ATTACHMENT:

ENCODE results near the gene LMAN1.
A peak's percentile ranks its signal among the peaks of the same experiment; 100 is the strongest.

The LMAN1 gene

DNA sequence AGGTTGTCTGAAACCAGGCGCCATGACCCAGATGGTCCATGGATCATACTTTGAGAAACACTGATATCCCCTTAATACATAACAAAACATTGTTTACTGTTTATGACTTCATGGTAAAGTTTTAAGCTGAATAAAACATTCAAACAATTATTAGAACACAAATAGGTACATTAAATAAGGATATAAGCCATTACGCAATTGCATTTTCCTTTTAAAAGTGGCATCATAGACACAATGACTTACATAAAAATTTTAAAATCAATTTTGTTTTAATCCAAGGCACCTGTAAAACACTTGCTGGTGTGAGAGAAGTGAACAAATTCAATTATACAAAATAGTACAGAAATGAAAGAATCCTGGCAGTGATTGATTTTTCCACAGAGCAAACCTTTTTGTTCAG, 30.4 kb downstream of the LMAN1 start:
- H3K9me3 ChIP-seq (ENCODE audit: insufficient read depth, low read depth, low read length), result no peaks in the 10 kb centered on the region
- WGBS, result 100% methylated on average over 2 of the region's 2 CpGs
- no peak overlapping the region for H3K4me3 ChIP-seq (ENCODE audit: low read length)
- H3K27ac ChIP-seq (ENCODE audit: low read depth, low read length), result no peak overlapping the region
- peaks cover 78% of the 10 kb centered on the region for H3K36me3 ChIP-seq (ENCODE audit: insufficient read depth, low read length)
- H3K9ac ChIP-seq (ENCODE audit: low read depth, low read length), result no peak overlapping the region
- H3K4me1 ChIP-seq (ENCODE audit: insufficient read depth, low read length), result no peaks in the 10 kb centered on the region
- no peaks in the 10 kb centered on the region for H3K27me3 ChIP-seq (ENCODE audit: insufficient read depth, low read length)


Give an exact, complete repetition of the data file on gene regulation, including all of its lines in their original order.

ENCODE results near the gene LMAN1.
A peak's percentile ranks its signal among the peaks of the same experiment; 100 is the strongest.

The LMAN1 gene

DNA sequence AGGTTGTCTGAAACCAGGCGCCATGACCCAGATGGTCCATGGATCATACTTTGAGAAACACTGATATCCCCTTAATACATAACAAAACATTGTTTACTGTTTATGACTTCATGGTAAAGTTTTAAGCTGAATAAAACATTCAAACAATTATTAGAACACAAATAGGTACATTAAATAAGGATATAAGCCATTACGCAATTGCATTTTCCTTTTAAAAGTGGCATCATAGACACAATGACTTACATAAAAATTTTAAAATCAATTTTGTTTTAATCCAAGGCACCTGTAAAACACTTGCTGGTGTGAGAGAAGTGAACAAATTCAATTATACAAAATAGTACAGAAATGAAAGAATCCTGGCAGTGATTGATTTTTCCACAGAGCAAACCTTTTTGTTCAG, 30.4 kb downstream of the LMAN1 start:
- H3K9me3 ChIP-seq (ENCODE audit: insufficient read depth, low read depth, low read length), result no peaks in the 10 kb centered on the region
- WGBS, result 100% methylated on average over 2 of the region's 2 CpGs
- no peak overlapping the region for H3K4me3 ChIP-seq (ENCODE audit: low read length)
- H3K27ac ChIP-seq (ENCODE audit: low read depth, low read length), result no peak overlapping the region
- peaks cover 78% of the 10 kb centered on the region for H3K36me3 ChIP-seq (ENCODE audit: insufficient read depth, low read length)
- H3K9ac ChIP-seq (ENCODE audit: low read depth, low read length), result no peak overlapping the region
- H3K4me1 ChIP-seq (ENCODE audit: insufficient read depth, low read length), result no peaks in the 10 kb centered on the region
- no peaks in the 10 kb centered on the region for H3K27me3 ChIP-seq (ENCODE audit: insufficient read depth, low read length)